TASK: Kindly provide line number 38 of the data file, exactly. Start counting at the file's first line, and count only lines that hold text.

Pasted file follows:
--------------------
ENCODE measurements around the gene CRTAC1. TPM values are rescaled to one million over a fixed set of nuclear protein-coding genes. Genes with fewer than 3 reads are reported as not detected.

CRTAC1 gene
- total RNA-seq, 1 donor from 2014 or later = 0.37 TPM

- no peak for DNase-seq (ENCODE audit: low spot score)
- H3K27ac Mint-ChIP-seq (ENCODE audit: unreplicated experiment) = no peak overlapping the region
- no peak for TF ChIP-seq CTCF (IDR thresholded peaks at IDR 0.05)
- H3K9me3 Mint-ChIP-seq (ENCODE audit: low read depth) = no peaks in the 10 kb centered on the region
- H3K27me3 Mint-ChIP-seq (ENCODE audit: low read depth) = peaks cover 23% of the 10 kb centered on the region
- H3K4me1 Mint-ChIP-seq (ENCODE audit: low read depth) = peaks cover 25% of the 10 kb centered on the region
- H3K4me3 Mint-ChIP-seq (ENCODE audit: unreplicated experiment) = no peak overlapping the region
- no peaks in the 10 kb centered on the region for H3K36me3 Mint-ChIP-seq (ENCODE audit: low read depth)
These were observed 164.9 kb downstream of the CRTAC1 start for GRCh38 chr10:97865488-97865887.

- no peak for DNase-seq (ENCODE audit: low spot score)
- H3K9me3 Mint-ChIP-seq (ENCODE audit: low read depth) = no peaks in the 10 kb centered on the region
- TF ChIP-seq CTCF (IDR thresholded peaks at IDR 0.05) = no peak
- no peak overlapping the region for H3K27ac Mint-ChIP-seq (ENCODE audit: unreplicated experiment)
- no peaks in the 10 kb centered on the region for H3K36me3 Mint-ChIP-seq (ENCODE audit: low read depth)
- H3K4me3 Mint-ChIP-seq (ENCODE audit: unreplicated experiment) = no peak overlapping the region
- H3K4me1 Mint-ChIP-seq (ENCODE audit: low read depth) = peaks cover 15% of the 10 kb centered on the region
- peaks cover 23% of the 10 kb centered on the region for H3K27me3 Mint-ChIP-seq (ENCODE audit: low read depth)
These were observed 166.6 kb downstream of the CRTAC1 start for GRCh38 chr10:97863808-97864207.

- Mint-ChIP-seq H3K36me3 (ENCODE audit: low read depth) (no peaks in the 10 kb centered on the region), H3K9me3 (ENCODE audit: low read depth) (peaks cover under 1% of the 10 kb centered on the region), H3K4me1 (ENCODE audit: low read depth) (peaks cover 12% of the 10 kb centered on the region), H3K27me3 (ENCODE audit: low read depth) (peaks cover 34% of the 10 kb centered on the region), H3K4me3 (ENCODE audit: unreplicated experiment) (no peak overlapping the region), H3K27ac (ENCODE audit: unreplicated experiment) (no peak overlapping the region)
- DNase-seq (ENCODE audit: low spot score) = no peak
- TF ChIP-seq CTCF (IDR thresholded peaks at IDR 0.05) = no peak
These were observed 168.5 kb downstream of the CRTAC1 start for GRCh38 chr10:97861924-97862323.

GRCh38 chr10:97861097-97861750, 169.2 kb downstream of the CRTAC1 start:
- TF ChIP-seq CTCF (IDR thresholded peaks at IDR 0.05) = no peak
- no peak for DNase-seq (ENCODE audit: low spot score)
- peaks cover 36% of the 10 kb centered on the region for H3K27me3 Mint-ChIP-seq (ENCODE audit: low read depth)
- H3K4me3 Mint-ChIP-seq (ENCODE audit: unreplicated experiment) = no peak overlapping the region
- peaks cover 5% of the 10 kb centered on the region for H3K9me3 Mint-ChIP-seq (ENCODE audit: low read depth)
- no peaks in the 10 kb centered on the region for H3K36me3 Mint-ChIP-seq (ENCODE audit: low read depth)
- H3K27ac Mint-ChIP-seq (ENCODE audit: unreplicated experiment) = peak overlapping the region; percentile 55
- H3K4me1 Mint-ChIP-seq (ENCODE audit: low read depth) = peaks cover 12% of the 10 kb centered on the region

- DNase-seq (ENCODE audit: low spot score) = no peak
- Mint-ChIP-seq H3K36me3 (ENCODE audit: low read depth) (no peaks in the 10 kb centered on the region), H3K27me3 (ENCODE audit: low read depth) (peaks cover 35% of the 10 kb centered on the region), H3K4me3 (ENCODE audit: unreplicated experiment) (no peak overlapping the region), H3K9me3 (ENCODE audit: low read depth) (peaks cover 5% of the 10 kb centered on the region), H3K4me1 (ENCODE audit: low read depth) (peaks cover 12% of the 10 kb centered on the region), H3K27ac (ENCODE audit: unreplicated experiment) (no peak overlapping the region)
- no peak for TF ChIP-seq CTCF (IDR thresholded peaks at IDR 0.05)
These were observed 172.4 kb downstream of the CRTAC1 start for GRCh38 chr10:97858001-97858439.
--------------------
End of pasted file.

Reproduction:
These were observed 172.4 kb downstream of the CRTAC1 start for GRCh38 chr10:97858001-97858439.